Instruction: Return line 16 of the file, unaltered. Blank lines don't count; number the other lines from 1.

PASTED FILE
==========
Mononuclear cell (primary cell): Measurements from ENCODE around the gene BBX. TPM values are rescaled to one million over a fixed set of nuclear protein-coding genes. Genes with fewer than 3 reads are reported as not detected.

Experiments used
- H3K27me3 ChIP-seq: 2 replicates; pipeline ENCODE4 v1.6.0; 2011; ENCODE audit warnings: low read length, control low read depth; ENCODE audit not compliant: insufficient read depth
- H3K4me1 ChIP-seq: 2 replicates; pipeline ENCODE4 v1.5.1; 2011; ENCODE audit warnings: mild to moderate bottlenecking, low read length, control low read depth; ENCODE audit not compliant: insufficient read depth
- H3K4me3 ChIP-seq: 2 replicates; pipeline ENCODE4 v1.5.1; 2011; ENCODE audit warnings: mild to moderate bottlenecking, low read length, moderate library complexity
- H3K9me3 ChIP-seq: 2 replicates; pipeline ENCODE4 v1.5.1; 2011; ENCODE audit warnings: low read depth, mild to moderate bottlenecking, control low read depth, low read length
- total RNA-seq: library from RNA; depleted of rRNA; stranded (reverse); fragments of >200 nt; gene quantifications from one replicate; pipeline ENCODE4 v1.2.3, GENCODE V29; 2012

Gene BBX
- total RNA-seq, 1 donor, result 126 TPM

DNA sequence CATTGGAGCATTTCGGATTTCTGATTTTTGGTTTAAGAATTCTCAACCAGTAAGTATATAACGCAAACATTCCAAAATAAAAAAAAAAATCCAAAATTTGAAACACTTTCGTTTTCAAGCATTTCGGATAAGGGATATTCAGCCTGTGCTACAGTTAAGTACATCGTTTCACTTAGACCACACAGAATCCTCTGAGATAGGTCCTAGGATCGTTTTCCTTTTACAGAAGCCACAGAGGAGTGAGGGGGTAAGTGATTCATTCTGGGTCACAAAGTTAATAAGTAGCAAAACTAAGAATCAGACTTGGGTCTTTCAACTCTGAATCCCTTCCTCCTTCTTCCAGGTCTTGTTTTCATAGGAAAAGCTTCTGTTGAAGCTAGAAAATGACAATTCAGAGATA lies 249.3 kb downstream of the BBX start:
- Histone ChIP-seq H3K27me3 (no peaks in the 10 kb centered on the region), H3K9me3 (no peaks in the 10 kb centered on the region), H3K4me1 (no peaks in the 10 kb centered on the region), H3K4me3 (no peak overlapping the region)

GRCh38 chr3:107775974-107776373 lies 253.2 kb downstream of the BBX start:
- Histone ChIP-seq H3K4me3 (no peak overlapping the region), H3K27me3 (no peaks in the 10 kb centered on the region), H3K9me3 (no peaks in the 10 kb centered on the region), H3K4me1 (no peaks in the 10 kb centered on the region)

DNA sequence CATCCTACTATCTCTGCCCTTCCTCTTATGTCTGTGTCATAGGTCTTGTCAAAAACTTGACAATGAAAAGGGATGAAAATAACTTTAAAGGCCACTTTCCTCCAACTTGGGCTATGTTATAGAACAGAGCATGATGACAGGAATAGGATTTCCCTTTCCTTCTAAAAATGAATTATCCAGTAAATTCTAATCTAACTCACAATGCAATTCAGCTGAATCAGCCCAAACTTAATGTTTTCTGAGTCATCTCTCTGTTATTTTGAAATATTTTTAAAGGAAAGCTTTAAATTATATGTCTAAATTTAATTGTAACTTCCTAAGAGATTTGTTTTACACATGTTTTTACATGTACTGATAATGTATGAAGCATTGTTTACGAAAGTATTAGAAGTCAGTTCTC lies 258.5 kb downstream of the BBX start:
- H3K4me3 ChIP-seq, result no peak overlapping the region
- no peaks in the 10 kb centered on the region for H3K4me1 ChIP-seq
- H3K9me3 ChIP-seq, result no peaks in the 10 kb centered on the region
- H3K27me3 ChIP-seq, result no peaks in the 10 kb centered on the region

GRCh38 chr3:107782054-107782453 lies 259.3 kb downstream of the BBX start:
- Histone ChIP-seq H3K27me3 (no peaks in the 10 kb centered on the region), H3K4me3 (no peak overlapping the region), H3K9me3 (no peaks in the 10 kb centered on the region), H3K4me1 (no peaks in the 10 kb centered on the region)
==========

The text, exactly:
- no peaks in the 10 kb centered on the region for H3K4me1 ChIP-seq